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Opting In to the Greater Vision

By Emily Milner

We’d imagined God’s wrath
would jolt us—pyrotechnic,
show-stopping apocalypse
commanding our attention.
So we missed the subtle
cease-striving, the slow
rotting away of root and
branch. We slept through
days of should-have-been
decision, opting out
of a greater vision
and into the rhythm, pounding
like the waves, of the sins
of each generation.

THE BOOK OF LAMENTATIONS,
BY JAMES GOLDBERG (P. 9) (Click here for an excellent blog post which I discovered after I’d thought this one out.)

The first time I did temple work after my long pandemic-induced temple hiatus, I noticed one phrase as if it were the first time I’d ever heard it. Lest you think I’m quoting it blasphemously outside of its temple context, know that it’s been used in General Conference by Elder Holland here, as well as D&C 88:75: clean from the blood and sins of this generation.

I’ve been pondering that idea for months now.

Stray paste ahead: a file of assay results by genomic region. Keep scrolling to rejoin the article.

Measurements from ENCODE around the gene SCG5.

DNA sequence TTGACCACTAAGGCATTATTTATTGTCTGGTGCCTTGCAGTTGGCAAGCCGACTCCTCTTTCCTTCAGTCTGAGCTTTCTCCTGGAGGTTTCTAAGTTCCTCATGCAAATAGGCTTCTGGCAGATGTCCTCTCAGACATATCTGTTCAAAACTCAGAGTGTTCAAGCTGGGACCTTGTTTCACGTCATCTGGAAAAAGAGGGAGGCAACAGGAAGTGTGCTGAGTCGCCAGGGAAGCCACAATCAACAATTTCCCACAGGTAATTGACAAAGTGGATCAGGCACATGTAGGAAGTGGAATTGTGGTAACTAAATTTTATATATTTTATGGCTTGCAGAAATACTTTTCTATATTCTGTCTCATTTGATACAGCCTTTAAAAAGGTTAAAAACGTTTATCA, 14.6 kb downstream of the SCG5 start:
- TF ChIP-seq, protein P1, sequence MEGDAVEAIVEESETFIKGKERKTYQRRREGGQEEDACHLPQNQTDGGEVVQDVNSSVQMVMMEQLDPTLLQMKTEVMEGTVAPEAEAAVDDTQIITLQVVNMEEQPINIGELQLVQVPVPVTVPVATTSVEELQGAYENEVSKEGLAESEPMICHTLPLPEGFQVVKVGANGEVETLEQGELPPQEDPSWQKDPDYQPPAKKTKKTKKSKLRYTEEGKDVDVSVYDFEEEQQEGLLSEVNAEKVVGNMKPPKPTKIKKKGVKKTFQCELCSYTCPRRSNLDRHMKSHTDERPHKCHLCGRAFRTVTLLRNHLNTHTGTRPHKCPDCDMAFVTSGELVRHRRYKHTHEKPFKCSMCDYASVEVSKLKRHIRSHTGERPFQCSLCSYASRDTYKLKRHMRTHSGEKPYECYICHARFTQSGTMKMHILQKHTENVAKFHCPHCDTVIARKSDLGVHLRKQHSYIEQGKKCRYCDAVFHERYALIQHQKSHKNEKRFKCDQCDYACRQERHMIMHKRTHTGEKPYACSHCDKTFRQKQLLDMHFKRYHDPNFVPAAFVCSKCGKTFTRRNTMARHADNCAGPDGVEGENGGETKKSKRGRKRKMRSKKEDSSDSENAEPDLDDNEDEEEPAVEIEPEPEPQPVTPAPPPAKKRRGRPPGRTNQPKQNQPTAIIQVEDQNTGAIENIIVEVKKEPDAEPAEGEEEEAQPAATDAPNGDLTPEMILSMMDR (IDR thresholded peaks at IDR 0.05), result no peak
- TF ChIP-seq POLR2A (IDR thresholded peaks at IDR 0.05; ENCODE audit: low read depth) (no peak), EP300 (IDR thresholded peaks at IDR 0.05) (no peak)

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Compassion: A Heavy Heart

By Karen Austin

Photo by Quinn Dombrowki

I learned a long time ago that if I pray for patience, I invite trials.

But I am just gaining an understanding of what happens when you pray for compassion.  You gain two things: a great awareness of your own shortcomings as well as a great awareness of other peoples’ pain and suffering.   If I start thinking that I have it all figured out compared to other people, I am soon receive a reminder that I am a beggar before God (Mosiah 4:19).  Ah.

Now I understand the scripture that pride precedes the fall (Proverbs 16:18).

I’m trying to find a stance in relation to the suffering now made visible before me because I’m serving in a Relief Society presidency.  As an oldest child, type A, ambitious person, I am tempted to rush in and take over when others struggle.  However, I can’t rescue people from the hardships of their lives.  If I did, I would be unable to manage my responsibilities to my own family.  More importantly, I would deny others the opportunity to claim their own successes.

It’s an act of vanity on my part to try to rescue or fix someone else. True compassion means that I support them as they work out their salvation with fear and trembling before the Lord  (Philippians 2:12).  I can only stand as a witness to the growth they experience with the help of divine assistance.

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